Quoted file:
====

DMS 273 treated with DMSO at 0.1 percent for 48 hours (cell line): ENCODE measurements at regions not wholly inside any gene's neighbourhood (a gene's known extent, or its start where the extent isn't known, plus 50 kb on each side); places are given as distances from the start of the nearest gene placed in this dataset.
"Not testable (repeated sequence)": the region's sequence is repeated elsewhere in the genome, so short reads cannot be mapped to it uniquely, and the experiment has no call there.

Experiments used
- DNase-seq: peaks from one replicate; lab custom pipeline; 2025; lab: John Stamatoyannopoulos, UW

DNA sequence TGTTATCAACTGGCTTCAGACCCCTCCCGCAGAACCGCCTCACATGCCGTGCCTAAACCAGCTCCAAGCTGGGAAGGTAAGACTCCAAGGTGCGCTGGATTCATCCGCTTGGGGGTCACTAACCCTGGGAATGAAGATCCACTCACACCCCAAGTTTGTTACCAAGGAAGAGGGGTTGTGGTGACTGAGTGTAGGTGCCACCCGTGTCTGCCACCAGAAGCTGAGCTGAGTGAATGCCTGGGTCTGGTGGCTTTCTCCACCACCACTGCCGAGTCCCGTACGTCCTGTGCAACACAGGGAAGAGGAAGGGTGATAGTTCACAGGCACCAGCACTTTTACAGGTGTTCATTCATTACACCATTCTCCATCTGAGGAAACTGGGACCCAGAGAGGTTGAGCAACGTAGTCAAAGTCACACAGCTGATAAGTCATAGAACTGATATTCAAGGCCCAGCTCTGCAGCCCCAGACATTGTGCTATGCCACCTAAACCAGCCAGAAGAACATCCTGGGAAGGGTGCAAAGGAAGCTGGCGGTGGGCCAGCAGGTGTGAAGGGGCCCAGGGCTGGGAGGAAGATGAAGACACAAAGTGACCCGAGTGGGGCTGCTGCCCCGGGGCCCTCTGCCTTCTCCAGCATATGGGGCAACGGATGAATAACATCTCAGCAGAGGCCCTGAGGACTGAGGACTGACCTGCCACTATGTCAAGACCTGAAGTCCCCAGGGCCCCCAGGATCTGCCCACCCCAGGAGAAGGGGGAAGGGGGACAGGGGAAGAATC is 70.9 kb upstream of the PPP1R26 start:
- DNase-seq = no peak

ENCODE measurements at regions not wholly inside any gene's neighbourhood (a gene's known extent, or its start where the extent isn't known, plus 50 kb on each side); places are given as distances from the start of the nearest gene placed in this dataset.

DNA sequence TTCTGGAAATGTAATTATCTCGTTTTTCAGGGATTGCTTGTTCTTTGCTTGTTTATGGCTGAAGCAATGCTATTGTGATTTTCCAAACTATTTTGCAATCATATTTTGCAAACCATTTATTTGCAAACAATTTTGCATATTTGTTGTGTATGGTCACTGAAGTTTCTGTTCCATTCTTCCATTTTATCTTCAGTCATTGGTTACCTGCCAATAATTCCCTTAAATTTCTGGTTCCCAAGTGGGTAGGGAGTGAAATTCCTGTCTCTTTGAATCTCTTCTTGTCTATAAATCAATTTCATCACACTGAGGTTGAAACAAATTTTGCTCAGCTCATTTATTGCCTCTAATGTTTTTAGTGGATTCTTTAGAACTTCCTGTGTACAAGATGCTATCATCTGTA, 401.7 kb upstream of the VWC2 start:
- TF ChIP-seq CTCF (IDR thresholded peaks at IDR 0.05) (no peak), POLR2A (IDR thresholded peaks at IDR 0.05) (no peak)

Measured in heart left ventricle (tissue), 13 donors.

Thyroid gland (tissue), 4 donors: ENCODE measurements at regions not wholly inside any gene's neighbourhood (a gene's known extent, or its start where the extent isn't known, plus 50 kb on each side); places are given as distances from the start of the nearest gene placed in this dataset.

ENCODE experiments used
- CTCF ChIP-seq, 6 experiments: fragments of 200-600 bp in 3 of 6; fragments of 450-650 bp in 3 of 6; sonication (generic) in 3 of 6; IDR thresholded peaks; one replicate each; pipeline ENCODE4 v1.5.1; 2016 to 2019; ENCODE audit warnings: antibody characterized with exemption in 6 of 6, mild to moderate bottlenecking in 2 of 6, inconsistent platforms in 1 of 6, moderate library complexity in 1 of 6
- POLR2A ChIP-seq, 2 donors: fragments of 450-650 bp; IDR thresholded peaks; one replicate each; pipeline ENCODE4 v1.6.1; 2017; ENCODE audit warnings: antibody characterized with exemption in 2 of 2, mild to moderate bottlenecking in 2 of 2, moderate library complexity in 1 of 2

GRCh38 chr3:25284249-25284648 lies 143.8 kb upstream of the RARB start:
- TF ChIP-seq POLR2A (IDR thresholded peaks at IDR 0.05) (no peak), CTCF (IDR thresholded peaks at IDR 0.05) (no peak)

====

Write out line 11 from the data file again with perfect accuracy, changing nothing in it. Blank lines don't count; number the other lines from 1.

Thyroid gland (tissue), 4 donors: ENCODE measurements at regions not wholly inside any gene's neighbourhood (a gene's known extent, or its start where the extent isn't known, plus 50 kb on each side); places are given as distances from the start of the nearest gene placed in this dataset.